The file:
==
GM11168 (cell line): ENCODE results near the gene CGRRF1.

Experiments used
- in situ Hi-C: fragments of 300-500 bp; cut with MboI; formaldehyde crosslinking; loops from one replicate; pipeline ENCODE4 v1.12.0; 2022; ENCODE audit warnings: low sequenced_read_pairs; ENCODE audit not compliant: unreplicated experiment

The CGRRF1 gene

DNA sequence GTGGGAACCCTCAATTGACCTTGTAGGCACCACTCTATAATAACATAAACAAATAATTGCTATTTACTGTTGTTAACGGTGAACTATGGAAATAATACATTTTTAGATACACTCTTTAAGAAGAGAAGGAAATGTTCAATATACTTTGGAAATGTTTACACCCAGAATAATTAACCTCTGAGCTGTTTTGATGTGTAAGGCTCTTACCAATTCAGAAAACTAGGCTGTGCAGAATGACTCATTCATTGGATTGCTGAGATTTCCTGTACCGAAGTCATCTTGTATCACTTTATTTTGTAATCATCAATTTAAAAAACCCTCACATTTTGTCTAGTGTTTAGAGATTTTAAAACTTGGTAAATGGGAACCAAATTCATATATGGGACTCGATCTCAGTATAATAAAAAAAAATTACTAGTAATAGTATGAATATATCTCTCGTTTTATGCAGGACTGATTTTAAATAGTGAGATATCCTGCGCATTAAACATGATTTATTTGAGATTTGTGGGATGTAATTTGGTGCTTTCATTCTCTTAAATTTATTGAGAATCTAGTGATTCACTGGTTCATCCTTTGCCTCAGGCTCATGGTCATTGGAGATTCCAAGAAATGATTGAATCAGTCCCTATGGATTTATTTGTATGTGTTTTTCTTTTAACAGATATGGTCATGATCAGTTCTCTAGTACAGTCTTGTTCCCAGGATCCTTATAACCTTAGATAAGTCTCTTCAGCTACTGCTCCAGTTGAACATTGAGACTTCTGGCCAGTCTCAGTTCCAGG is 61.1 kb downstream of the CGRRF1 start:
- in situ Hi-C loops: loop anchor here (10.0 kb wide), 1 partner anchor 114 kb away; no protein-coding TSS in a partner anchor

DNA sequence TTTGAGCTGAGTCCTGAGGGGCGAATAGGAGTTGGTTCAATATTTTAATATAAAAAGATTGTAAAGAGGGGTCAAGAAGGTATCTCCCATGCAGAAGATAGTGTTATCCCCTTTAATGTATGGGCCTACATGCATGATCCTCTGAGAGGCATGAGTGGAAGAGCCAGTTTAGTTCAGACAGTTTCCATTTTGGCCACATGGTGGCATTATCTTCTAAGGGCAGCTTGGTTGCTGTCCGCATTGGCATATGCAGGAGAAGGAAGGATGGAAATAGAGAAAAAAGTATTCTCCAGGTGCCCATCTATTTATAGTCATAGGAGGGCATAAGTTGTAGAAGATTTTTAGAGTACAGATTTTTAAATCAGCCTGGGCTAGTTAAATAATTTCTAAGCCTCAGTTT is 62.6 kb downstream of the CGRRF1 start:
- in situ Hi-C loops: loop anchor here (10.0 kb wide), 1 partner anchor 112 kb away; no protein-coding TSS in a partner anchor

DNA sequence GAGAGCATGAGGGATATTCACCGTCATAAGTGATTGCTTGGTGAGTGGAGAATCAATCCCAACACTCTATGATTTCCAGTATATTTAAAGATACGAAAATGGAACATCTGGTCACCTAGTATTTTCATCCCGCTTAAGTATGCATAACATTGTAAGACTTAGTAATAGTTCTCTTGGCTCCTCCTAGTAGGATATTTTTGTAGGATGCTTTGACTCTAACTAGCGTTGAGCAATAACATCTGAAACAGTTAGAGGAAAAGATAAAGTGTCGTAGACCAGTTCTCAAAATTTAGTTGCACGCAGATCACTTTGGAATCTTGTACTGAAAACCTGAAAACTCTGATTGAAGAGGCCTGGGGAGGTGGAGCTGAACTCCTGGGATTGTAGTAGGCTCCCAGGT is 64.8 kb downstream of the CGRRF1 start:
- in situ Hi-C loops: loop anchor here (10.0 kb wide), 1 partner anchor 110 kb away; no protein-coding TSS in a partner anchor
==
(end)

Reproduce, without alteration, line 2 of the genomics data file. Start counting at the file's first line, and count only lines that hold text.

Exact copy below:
Experiments used